It stands to reason that Edward de Vere began to write poems long before 1573, when he contributed a prefatory verse and letter to Thomas Bedingfield’s translation of Cardanus Comforte. His uncles were poets or translators of poets, and his tutors would have assigned exercises in translation from the great poets of Greece and Rome. We know that he wrote “Comedies and Interludes”; while still in his early teens, he would have seen Interludes written specifically for “children” to play, printed and for sale in London bookstalls. For all we know, he may have tried his hand at translating the comedies of Plautus, or ventured to compose original short pieces suitable for his fellow students to perform. No such piece of juvenilia has yet been traced to his hand. But if he was at all proud of his earliest work, we have good reason to expect that he would have been prouder still to see it in print.
In 1557, when Edward, Lord Bulbeck was still in his greenest years as a student, his martyred uncle Henry Howard’s poems were offered to the public, in the collection now known as Tottel’s Miscellany. This honorable precedent may help to explain Oxford’s later disregard for high-society’s collective frown against noblemen allowing their jewels of poesy to be hawked in Paul’s Churchyard. From his first signed contribution to the London literary scene – his letter to his friend Bedingfield, justifying his publication of a private translation – the earl of Oxenford endorsed the power of print to establish a writer’s individual ‘Vertue’, and he did so in strikingly personal terms:
Again we see if our friends be dead, we cannot show or declare our affection more than by erecting them of tombs: Whereby when they be dead in deed, yet make we them live as it were again through their monument, but with me behold it happeneth far better, for in your life time I shall erect you such a monument, that as I say [in] your lifetime you shall see how noble a shadow of your vertuous life, shall hereafter remain when you are dead and gone.
Curiously, the only ‘monument’ that Oxford ever raised for his friend Bedingfield was through his patronage of a translation of another man’s philosophic reflections. At first glance, one might think that the publication of Cardanus Comfort would erect a monument NOT to Bedingfield, but to the virtue of the Italian astrologer, physician and notorious gambler, Hieronymus Cardano. But Oxford clearly meant to celebrate the blushing student Thomas, who professed to hope that the earl would “conceal mine imperfections.” Impulsively, Oxford denied his friend’s self-effacing request:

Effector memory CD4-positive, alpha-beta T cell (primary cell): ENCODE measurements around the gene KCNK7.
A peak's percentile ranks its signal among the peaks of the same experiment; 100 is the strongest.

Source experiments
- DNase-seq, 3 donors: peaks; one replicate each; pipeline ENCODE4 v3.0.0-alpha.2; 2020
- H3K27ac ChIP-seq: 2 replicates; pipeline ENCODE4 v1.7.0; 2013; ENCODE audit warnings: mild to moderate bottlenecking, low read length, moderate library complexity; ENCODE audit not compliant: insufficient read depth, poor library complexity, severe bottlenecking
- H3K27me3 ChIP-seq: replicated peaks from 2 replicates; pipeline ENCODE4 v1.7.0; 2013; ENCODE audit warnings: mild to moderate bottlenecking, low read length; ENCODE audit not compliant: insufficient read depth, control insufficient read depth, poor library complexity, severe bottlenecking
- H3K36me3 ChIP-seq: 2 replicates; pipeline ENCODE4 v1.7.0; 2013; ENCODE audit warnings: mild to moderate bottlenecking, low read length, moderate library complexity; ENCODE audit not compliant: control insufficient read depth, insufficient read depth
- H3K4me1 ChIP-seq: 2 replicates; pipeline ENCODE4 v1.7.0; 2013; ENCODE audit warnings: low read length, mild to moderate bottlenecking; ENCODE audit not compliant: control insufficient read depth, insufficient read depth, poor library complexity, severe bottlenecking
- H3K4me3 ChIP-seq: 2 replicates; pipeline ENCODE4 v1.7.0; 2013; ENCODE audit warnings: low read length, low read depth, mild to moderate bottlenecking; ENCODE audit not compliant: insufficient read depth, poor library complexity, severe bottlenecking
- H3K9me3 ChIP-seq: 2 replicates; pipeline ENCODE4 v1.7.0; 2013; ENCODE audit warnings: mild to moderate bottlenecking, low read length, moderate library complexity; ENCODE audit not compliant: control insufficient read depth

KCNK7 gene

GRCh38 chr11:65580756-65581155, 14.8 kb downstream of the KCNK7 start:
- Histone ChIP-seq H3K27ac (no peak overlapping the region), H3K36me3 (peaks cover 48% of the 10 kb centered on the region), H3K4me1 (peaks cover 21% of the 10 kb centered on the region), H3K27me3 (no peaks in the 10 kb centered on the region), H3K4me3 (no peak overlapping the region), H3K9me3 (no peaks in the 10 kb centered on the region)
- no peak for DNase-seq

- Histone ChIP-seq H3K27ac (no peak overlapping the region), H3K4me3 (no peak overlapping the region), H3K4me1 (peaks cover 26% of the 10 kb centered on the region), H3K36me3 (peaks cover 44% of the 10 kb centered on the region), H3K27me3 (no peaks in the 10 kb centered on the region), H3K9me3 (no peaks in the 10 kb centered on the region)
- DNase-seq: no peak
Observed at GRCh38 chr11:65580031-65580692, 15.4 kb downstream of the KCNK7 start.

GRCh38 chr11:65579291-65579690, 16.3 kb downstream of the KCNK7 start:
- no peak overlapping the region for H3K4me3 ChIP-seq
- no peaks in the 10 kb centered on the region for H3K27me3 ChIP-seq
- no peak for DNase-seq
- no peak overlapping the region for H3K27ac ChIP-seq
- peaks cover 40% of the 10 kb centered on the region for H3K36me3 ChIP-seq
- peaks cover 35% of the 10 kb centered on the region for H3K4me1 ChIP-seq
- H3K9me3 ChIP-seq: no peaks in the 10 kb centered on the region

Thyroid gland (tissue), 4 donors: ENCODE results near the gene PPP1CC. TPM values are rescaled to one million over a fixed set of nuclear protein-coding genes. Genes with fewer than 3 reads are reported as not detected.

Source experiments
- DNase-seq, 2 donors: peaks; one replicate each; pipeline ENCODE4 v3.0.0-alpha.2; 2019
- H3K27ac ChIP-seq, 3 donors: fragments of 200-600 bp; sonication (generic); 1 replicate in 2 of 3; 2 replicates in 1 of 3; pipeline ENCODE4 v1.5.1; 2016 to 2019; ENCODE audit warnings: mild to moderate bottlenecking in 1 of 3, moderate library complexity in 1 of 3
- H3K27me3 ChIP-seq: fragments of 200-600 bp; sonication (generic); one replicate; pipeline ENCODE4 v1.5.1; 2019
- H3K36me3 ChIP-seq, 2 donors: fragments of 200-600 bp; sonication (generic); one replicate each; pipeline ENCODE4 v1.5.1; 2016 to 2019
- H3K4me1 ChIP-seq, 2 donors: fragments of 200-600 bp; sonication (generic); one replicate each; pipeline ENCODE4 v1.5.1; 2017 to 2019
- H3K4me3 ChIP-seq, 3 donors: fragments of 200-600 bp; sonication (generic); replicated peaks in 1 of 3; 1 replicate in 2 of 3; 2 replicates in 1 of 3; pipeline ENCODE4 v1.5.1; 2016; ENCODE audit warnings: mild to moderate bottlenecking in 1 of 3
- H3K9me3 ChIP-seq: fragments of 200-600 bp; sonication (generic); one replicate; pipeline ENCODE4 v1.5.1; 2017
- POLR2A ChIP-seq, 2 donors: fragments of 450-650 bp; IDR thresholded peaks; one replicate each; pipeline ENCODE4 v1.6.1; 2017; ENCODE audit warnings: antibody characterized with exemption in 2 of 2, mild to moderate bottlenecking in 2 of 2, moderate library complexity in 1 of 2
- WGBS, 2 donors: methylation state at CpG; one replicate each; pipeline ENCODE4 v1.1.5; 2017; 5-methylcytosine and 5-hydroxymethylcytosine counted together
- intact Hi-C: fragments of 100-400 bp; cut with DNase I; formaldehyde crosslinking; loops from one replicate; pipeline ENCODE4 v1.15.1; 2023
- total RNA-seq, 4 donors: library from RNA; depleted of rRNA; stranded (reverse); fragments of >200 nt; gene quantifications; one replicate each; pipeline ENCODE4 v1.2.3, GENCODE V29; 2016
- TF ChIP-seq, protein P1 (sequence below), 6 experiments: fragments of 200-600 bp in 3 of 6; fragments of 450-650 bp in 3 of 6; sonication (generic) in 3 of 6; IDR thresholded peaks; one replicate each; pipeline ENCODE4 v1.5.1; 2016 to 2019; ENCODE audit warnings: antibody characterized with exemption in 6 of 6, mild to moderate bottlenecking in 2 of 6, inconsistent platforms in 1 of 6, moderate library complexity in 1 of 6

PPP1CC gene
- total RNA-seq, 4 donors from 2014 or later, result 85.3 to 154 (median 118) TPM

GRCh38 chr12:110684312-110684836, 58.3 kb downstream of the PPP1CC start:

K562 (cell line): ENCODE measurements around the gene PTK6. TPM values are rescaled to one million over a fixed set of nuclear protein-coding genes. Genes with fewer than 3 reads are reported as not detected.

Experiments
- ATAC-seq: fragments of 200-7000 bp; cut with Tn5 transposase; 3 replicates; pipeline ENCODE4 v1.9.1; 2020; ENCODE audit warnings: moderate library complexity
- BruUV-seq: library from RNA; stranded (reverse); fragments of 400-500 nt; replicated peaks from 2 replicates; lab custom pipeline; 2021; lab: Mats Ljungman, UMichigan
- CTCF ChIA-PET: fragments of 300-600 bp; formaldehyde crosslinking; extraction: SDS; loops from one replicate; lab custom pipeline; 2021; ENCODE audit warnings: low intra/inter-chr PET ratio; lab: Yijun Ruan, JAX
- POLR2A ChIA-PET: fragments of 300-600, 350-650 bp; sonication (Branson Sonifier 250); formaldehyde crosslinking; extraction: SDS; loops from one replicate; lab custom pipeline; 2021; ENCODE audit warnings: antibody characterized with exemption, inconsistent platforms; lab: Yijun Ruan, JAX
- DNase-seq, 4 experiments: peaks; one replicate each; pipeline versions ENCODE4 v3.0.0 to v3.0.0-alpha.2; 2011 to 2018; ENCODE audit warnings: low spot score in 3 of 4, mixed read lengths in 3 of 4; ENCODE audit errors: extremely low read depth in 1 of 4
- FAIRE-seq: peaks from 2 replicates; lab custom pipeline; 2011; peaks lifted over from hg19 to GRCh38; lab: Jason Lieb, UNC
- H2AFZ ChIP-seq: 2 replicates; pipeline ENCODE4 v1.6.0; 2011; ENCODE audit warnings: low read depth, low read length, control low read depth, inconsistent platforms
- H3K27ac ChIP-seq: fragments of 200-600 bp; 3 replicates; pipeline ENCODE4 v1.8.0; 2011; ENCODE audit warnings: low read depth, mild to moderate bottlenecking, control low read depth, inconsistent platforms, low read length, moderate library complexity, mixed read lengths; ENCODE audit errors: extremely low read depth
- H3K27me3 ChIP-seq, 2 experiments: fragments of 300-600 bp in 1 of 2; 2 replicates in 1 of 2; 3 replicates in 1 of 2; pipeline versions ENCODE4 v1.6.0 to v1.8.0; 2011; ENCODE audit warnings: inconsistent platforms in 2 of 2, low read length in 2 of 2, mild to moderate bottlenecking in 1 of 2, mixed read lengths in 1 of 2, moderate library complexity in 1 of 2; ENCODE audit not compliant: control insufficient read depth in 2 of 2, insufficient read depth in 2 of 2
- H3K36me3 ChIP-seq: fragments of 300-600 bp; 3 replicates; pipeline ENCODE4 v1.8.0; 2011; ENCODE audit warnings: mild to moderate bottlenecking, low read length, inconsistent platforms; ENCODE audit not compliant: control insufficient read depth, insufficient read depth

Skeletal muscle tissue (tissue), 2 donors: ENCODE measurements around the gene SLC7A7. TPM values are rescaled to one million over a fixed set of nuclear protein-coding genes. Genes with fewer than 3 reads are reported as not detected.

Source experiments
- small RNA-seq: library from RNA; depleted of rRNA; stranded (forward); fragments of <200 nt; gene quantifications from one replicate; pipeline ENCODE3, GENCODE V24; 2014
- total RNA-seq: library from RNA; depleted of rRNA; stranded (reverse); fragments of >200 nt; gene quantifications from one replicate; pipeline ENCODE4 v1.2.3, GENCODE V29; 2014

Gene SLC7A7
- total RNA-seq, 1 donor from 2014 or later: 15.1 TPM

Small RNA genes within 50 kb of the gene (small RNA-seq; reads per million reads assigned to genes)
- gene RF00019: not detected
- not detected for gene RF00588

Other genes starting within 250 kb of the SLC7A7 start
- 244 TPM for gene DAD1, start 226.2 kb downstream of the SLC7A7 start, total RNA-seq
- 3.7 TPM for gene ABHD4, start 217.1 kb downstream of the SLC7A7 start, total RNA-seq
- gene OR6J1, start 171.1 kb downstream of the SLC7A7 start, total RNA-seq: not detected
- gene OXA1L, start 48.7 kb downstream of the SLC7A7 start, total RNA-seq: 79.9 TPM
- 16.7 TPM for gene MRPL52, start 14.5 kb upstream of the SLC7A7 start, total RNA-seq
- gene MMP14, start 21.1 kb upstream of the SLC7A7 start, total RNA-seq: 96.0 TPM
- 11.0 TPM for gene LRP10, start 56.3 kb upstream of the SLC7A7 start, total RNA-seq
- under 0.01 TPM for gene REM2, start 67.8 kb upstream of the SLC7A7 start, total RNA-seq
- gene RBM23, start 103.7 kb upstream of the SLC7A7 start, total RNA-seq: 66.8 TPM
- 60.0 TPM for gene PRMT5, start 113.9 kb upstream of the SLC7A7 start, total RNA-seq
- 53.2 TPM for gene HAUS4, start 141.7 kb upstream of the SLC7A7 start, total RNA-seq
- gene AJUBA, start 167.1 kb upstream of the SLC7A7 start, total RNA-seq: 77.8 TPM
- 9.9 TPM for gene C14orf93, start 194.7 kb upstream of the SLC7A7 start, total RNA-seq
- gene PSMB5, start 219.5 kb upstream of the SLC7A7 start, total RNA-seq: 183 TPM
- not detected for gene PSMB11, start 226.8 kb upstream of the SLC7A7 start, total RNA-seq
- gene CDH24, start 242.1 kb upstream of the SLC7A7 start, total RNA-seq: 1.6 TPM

For rather than so many of your country men should be deluded through my sinister means of your industry in studies (whereof you are bound in conscience to yield an accompt) I am content to make spoil and havoc of your request… What doth avail a mass of gold to be continually imprisoned in your bags, and never to be employed to your use? I do not doubt even so you think of your studies and delightful Muses. What do they avail, if you do not participate them to others?
Here we have the strongest possible witness to what Edward Oxenford might have done with his own studies in the “delightful Muses”. No social stigma or fear of envious scorn, it seems, would have stayed his course to the printer’s shop, with finished manuscripts in hand, to “participate them to others” for the benefit of his countrymen. Publication would have been both a duty to the Commonwealth and a comfort to the soul. If his birth precluded an open participation in the literary marketplace, he would simply need to invent some other means to project his noble shadow.
What I find most intriguing about Oxford’s rousing encouragement to Bedingfield is the assumption that a translation can stand as a monument to the translator’s personal ‘Vertue’. Part of my own apprenticeship in the poetic craft involved translating a handful of Spanish sonnets; I well remember the strange sensation of alien adoption that would overtake me by the time I’d reached the sestet. Yet even while trying to remain faithful to the intent of the original (as best as I could make out what that might be) I couldn’t help but give the poet’s initial conceit and choice of vocabulary a spin through my own rhetorical devises. The results often seemed more of an improvisation by Marie Merkel than an original sonnet by Juan Ramón Jiménez.
“Delightful”, I believe, adequately describes the labour of love involved in translating the ever-living spirit of a foreign poet into one’s own tongue. One can’t help but apprehend a mingling of breathes in the process: where does Geronimo Cardano leave off and Thomas Bedingfield begin? How much of Arthur Brooke’s too-young-to-know-true-love heart still beats in the fourteeners he pumped out for Bandello’s Romeus and Juliet? Did the lascivious old goat Ovid leave an indelible stain on the Puritan soul of Arthur Golding? In his closing lines to Bedingfield, Oxford blithely intermixes and confuses the life of the translator with the life of the person whose work had been translated:
And in your life time again I say, I shall give you that monument and remembrance of your life, whereby I may declare my good will though with your ill will as yet I do bear you in your life.
In what way did Oxford see the translation of Cardanus Comfort as a “remembrance” of Bedingfield’s life? Was he recalling the metamorphic sensation he himself experienced through giving new life to another writer’s words, so that the finished product seemed as much a portrait of his own psyche as it was of the original author? Or was he simply anticipating future work by Bedingfield, that would record some essence of his friend’s journey through the here and now? In either case, it seems to me that Oxford’s loving promise bequeathed a new valor to the Elizabethan concept of individuality.